Richard Feynman, "QED: The strange theory of light and matter", p. 15: "I want to emphasize that light comes in this form - particles. It is very important to know that light behaves like particles, especially for those of you who have gone to school, where you probably learned something about light behaving like waves. I'm telling you the way it does behave - like particles. You might say that it's just the photomultiplier that detects light as particles, but no, every instrument that has been designed to be sensitive enough to detect weak light has always ended up discovering the same thing: light is made of particles."
Banesh Hoffmann, Relativity and Its Roots, p.92: "Moreover, if light consists of particles, as Einstein had suggested in his paper submitted just thirteen weeks before this one, the second principle seems absurd: A stone thrown from a speeding train can do far more damage than one thrown from a train at rest; the speed of the particle is not independent of the motion of the object emitting it. And if we take light to consist of particles and assume that these particles obey Newton's laws, they will conform to Newtonian relativity and thus automatically account for the null result of the Michelson-Morley experiment without recourse to contracting lengths, local time, or Lorentz transformations. Yet, as we have seen, Einstein resisted the temptation to account for the null result in terms of particles of light and simple, familiar Newtonian ideas, and introduced as his second postulate something that was more or less obvious when thought of in terms of waves in an ether."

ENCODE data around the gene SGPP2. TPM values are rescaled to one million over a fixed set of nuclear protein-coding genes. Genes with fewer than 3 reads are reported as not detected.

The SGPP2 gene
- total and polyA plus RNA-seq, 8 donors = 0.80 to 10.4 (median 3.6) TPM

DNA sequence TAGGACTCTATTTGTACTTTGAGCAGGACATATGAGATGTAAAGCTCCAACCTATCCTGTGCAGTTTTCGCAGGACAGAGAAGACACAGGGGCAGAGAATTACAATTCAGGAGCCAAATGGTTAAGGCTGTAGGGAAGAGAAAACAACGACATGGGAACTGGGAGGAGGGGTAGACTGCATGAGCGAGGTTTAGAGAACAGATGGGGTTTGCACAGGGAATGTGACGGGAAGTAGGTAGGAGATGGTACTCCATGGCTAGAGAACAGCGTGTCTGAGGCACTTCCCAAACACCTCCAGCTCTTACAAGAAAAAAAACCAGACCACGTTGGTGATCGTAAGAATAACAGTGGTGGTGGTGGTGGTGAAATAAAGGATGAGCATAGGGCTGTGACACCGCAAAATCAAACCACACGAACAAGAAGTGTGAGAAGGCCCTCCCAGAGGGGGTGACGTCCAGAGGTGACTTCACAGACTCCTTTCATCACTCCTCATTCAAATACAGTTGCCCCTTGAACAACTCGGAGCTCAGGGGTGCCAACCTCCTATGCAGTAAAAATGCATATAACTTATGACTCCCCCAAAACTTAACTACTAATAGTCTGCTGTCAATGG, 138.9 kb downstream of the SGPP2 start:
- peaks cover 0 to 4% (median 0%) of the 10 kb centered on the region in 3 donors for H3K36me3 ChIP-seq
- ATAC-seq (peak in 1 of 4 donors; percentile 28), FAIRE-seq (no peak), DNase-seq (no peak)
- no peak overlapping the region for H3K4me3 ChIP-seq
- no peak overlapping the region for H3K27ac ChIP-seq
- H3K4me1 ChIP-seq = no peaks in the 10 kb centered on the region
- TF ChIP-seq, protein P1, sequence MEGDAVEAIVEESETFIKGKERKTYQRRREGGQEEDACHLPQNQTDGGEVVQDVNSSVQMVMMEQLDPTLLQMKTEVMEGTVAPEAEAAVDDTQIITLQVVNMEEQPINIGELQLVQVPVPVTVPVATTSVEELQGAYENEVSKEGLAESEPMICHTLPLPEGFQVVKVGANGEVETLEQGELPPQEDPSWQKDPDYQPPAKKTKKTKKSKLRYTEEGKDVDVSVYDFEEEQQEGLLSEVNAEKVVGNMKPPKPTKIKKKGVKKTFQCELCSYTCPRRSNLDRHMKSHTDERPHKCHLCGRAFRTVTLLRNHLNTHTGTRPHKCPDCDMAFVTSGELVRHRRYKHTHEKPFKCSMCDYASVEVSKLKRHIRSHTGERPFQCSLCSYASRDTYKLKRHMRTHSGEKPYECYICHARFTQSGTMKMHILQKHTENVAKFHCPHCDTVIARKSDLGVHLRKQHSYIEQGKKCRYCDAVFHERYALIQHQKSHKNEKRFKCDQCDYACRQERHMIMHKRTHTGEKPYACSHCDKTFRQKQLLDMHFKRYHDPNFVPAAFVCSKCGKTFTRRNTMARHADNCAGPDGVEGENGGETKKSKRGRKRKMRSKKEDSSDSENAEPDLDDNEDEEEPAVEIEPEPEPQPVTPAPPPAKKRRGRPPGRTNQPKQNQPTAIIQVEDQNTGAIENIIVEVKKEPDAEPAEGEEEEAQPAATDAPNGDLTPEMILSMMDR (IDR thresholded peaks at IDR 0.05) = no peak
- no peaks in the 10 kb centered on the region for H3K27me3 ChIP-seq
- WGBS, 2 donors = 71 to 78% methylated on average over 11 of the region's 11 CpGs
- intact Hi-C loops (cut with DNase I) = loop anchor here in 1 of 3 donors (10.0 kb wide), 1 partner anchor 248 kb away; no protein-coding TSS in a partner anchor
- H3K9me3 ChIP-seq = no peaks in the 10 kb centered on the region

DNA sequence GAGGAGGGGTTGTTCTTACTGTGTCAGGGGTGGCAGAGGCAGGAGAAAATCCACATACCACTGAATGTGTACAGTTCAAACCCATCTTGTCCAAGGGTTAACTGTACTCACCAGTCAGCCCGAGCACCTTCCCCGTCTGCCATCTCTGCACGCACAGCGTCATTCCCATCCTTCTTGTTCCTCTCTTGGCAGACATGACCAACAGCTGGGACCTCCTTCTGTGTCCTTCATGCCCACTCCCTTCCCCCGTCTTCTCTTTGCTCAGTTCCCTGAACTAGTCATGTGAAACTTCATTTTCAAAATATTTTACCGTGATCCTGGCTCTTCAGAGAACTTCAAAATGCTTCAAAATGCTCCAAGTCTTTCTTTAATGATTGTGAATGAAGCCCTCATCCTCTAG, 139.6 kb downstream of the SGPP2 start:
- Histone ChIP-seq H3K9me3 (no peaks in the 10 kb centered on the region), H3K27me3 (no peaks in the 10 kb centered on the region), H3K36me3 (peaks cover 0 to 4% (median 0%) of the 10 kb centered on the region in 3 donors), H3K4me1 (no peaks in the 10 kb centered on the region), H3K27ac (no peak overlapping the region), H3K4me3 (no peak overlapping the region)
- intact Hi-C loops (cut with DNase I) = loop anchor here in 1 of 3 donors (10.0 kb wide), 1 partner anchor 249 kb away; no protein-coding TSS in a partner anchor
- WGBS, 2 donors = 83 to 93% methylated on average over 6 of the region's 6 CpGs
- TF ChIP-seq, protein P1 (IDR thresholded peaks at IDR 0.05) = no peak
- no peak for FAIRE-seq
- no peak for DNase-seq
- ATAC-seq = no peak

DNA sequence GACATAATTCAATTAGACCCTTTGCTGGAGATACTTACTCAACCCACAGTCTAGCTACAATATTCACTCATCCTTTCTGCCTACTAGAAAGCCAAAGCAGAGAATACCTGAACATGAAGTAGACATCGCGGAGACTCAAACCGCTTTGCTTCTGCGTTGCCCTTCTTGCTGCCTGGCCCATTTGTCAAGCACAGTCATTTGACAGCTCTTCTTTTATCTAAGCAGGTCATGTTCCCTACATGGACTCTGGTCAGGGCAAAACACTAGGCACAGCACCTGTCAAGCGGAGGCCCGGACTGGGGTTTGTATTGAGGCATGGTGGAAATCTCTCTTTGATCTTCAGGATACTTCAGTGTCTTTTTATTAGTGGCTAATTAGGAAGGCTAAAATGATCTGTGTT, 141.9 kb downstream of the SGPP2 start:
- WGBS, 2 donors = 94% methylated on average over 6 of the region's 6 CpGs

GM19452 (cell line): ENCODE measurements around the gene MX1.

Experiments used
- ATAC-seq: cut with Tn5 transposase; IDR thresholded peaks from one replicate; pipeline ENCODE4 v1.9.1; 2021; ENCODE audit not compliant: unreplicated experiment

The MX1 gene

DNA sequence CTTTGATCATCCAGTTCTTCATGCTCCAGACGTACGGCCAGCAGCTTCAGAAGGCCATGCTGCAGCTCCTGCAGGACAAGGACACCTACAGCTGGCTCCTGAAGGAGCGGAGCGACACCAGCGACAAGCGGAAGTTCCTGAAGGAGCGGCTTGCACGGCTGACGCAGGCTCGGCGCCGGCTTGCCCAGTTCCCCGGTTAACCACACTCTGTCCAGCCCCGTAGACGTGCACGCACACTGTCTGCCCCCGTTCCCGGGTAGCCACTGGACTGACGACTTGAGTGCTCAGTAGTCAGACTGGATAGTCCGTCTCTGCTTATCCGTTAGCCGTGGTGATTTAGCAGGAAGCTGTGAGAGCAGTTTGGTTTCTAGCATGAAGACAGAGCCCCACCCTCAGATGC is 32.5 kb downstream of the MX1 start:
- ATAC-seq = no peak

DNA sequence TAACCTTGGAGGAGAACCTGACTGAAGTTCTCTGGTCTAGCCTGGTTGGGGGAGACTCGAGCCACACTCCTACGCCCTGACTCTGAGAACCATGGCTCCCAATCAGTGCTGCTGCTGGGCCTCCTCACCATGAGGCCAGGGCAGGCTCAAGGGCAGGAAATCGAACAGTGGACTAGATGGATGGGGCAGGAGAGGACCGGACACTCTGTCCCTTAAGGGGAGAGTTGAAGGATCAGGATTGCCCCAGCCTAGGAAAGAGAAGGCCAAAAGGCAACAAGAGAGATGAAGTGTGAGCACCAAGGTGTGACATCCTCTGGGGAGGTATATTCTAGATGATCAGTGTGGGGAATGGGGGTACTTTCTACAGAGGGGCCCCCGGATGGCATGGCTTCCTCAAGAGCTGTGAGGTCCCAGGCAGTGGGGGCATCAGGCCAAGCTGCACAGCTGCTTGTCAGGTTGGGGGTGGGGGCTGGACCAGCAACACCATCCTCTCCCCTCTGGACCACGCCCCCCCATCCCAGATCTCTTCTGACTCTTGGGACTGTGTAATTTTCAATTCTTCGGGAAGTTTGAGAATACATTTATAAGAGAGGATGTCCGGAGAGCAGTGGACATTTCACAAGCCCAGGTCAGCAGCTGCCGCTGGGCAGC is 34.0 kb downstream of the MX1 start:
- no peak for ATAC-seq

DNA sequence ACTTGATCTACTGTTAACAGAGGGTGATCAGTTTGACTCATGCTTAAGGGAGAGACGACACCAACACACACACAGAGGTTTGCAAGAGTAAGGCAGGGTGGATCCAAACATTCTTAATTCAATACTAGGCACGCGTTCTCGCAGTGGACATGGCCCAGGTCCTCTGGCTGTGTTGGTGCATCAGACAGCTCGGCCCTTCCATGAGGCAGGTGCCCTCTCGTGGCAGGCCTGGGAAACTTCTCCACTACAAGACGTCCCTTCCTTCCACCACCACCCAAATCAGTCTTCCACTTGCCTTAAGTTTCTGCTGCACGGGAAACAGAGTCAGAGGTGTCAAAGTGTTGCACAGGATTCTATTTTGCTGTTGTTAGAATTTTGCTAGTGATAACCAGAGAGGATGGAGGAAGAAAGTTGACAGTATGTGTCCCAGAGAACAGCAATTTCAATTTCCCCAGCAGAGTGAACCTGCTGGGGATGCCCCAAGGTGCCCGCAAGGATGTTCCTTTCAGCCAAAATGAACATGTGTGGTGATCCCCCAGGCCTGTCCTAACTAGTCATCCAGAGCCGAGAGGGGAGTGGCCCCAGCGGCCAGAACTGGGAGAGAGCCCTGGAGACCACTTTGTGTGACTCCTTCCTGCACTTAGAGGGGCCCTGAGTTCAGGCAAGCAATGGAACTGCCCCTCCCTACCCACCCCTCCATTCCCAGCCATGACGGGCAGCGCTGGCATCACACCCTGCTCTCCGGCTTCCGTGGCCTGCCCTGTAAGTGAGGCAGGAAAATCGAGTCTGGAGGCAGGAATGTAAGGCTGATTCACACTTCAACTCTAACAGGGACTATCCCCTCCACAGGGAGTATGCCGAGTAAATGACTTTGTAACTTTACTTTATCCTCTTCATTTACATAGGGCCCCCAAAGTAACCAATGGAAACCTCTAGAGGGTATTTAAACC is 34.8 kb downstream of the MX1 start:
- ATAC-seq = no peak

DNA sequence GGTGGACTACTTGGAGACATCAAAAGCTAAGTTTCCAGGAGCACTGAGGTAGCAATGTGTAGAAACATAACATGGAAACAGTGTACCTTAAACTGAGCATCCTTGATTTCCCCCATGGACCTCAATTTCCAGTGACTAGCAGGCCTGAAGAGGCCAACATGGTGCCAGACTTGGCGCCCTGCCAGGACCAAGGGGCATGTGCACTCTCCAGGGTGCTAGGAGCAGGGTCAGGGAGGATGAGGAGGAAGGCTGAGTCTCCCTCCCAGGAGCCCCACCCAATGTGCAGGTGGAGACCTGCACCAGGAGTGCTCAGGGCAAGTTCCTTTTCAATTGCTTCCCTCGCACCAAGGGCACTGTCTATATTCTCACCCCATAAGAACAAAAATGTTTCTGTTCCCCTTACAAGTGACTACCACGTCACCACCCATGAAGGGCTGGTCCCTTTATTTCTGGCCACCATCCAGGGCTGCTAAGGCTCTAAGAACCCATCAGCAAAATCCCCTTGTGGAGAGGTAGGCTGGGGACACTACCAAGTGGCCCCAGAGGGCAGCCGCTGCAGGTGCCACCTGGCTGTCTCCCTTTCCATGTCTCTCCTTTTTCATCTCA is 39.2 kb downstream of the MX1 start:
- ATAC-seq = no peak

University of Illinois at Urbana-Champaign: "Consider a falling object. ITS SPEED INCREASES AS IT IS FALLING. Hence, if we were to associate a frequency with that object the frequency should increase accordingly as it falls to earth. Because of the equivalence between gravitational and inertial mass, WE SHOULD OBSERVE THE SAME EFFECT FOR LIGHT. So lets shine a light beam from the top of a very tall building. If we can measure the frequency shift as the light beam descends the building, we should be able to discern how gravity affects a falling light beam. This was done by Pound and Rebka in 1960. They shone a light from the top of the Jefferson tower at Harvard and measured the frequency shift. The frequency shift was tiny but in agreement with the theoretical prediction. Consider a light beam that is travelling away from a gravitational field. Its frequency should shift to lower values. This is known as the gravitational red shift of light."
Albert Einstein Institute: "One of the three classical tests for general relativity is the gravitational redshift of light or other forms of electromagnetic radiation. However, in contrast to the other two tests - the gravitational deflection of light and the relativistic perihelion shift -, you do not need general relativity to derive the correct prediction for the gravitational redshift. A combination of Newtonian gravity, a particle theory of light, and the weak equivalence principle (gravitating mass equals inertial mass) suffices. (...) The gravitational redshift was first measured on earth in 1960-65 by Pound, Rebka, and Snider at Harvard University..."